You Can’t be Neutral on a Moving Train

You Can’t Be Neutral on a Moving Train

Derek Pearce, James Madison High School, Brooklyn, NY

American historian and activist Howard Zinn, who passed in 2010, released his memoirs in 1994 under the title “You Can’t Be Neutral on a Moving Train”. While I am sure Zinn’s words are open to interpretation, I have always taken them as a challenge: to what extent are you willing to allow history to unfold around you before taking action? For Zinn, these words were used to confront his students about their involvement in the Civil Rights Movement of the 1960s. Then, like now, there is a serious debate in teaching circles about how involved educators should be when social issues are discussed in the classroom. “How can you,” one might ask, “tell your students what you believe without influencing them?” The answer, of course, is that you can’t. But that doesn’t mean that you shouldn’t.

In the wake of the Parkland Shooting, I temporarily put my freshman global history curriculum on hold. Instead of examining the historical contributions of the 14th century West African emperor Mansa Musa, we spent several days analyzing the details of the Parkland Shooting, the virtues of the Second Amendment, and the state of gun control in the United States. Musa, I assured myself, would understand. During the discussions that inevitably follow these sorts of lessons, my students predictably asked me to weigh-in on the debate. What I told them was that I supported the common sense measures proposed by the student survivors of the Parkland shooting. That I had read dozens of sources, listened to hours of news radio during my commute, read the online platform created by the Parkland survivors, weighed the evidence, and had decided that I agreed. For the homework assignment that night they had to find the website created by the Parkland students and write a response to their simple three-point petition letter. The following day, my students arrived to find the classroom arranged in a large circle with only a single question written on the board: “Should we march?” I was referring to the “March For Our Lives” event being held on the west side of Manhattan the following day. In each of my five classes, a gradual consensus emerged over the course of the forty-five minute discussion. Some were opposed to the Second Amendment and some were not. Some wanted to ban all privately owned guns and some did not. Some thought the march would be effective and some did not. But everyone agreed that the status quo was not tenable. Everyone agreed that something needed to be done.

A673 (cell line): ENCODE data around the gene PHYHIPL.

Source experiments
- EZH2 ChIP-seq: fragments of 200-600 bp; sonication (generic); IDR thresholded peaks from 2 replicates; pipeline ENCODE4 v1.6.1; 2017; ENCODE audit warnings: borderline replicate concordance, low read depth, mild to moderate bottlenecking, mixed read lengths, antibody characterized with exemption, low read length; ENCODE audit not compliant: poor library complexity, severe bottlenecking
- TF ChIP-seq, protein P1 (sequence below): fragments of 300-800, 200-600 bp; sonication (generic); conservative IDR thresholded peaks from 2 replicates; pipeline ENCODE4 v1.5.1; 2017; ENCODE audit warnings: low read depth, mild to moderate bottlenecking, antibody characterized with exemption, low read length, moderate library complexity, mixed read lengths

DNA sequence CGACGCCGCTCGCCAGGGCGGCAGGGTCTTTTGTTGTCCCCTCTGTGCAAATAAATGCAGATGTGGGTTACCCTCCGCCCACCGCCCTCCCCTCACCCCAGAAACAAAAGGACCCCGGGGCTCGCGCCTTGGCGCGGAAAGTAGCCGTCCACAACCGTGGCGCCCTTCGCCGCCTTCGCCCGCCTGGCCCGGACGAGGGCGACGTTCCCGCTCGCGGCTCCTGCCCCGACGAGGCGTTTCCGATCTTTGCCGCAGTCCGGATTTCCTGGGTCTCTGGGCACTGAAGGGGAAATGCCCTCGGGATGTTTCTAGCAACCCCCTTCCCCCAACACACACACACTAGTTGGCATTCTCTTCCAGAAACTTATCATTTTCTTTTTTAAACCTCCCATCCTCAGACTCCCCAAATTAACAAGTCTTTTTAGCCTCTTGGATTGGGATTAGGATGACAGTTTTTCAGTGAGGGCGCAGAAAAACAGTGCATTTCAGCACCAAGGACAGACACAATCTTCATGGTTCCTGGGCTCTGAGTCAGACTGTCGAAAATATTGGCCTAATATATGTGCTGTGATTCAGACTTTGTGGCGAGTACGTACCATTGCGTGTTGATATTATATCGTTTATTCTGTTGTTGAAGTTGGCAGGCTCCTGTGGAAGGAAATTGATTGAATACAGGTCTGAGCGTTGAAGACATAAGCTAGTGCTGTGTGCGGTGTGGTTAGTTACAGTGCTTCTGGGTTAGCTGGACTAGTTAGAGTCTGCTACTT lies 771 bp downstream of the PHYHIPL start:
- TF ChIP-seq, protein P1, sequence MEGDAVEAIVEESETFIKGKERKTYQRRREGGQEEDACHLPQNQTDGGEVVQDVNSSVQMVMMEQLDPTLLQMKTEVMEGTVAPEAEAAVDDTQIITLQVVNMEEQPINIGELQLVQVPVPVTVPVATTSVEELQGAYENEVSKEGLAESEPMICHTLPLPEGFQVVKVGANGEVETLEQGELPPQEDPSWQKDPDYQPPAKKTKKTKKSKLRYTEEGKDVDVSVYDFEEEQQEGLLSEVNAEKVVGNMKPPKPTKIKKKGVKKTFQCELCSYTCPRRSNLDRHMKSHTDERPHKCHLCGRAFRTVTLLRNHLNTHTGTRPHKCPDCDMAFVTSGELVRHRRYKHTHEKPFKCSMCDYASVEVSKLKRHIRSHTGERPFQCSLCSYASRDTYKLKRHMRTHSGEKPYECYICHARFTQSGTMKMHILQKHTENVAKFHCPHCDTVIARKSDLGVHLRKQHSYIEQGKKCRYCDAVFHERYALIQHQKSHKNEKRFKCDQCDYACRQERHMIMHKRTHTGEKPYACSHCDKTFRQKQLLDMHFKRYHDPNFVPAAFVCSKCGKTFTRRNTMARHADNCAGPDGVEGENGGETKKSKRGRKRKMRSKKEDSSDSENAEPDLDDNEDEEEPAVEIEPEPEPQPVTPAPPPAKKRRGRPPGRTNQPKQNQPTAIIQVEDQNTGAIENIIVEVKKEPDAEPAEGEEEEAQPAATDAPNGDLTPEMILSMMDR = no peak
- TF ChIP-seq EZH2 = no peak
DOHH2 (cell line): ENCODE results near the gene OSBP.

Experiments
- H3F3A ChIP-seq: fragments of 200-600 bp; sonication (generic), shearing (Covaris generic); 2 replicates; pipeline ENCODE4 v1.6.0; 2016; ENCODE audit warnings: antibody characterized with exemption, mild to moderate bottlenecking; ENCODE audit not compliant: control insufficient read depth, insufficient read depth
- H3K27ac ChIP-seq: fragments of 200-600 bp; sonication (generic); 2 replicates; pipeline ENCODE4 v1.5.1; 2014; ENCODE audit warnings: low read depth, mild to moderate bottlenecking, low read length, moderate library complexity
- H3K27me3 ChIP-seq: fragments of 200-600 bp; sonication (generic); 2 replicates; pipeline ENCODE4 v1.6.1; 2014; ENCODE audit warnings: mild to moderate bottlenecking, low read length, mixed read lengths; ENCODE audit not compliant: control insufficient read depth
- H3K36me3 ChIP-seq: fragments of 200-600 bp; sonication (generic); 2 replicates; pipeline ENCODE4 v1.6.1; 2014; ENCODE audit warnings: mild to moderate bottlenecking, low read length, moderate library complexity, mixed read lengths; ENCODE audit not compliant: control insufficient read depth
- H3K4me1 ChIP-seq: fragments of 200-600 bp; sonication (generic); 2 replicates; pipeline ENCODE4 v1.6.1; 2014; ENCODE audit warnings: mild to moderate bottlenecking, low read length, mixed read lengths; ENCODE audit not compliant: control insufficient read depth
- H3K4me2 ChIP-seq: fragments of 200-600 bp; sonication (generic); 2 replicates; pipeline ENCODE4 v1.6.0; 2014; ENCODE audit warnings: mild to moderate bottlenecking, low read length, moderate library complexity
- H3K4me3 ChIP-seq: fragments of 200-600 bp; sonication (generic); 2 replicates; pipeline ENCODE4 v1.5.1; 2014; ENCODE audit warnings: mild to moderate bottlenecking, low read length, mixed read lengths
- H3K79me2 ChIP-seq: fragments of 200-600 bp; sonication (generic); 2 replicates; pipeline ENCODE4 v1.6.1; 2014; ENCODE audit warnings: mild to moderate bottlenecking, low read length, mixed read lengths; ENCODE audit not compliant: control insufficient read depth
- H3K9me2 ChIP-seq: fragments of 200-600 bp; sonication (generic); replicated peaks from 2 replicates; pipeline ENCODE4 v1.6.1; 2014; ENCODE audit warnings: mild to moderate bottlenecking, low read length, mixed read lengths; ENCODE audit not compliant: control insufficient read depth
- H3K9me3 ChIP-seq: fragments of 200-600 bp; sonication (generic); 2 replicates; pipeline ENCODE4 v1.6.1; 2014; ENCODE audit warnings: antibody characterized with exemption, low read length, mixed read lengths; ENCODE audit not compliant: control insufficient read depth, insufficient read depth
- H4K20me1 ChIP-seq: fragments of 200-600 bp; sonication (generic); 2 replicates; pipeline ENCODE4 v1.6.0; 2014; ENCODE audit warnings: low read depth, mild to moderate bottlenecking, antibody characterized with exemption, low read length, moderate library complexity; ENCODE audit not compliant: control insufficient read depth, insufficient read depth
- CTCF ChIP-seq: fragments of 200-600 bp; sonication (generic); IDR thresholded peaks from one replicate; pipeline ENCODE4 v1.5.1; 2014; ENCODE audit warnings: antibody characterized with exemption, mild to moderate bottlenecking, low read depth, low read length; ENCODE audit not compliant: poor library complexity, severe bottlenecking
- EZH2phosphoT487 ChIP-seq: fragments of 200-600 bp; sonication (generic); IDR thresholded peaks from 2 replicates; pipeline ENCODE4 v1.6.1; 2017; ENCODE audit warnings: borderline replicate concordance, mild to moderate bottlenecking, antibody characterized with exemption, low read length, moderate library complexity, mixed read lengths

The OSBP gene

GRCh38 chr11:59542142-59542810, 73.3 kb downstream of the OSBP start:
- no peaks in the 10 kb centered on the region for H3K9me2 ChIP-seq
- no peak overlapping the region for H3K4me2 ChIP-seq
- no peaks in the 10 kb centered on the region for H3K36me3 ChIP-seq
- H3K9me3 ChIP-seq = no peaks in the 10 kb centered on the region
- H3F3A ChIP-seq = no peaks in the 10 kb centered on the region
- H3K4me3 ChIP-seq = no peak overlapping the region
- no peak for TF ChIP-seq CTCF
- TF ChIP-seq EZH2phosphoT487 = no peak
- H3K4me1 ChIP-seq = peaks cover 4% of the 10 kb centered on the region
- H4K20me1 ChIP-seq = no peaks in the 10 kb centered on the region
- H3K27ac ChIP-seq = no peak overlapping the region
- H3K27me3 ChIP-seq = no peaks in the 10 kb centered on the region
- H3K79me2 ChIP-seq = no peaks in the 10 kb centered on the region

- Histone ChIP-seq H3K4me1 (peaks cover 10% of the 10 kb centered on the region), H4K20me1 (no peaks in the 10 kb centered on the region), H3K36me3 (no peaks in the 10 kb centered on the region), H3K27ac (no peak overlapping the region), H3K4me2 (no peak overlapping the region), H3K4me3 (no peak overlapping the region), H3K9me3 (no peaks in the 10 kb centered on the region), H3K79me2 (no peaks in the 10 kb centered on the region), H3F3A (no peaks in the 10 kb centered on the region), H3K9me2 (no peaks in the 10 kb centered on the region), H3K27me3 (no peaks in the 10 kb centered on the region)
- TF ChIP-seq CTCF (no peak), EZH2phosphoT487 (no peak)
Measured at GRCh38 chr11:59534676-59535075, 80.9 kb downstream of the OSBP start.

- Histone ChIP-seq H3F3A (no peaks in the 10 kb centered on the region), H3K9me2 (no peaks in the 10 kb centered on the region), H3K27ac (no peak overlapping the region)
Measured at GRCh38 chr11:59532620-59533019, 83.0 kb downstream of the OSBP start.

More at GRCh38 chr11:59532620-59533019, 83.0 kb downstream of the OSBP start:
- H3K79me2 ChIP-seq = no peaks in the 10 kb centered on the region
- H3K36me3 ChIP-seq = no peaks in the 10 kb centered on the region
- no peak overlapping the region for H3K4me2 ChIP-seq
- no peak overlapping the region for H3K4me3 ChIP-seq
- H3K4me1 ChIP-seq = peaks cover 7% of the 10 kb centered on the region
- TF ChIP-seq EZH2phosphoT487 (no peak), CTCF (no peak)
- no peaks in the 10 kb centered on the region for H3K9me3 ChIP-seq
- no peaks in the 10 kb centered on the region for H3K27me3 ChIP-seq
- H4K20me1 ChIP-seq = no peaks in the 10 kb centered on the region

I ended that class with a challenge that I think Howard Zinn would have appreciated. I told my students that I would be waiting on the corner of Columbus Avenue and 72nd Street from 8AM to 8:30 AM to march in support of the petition created by the Parkland students. I then asked, “Would anyone care to join me?” Of the dozens of students that agreed, only four showed up. Alas, social activists or not, they are still very much thirteen and fourteen year olds. But the four who did show up arrived with homemade signs, orange t-shirts, and painted faces. They marched and chanted and took pictures and posted on Snapchat. They met other high school students and debated policy on the streets. They laughed and joked and left the event an hour early to eat fast food. But they marched.

I don’t know if the lessons influenced their opinions. I don’t know how much the Parkland Shooting affected them personally or whether or not they really care. I don’t know if any of them would have marched if I hadn’t challenged them. I don’t know if they will continue to be activists or if they just wanted to get some good pictures for Instagram. But I do know one thing: the train is moving, and I am definitely not neutral.

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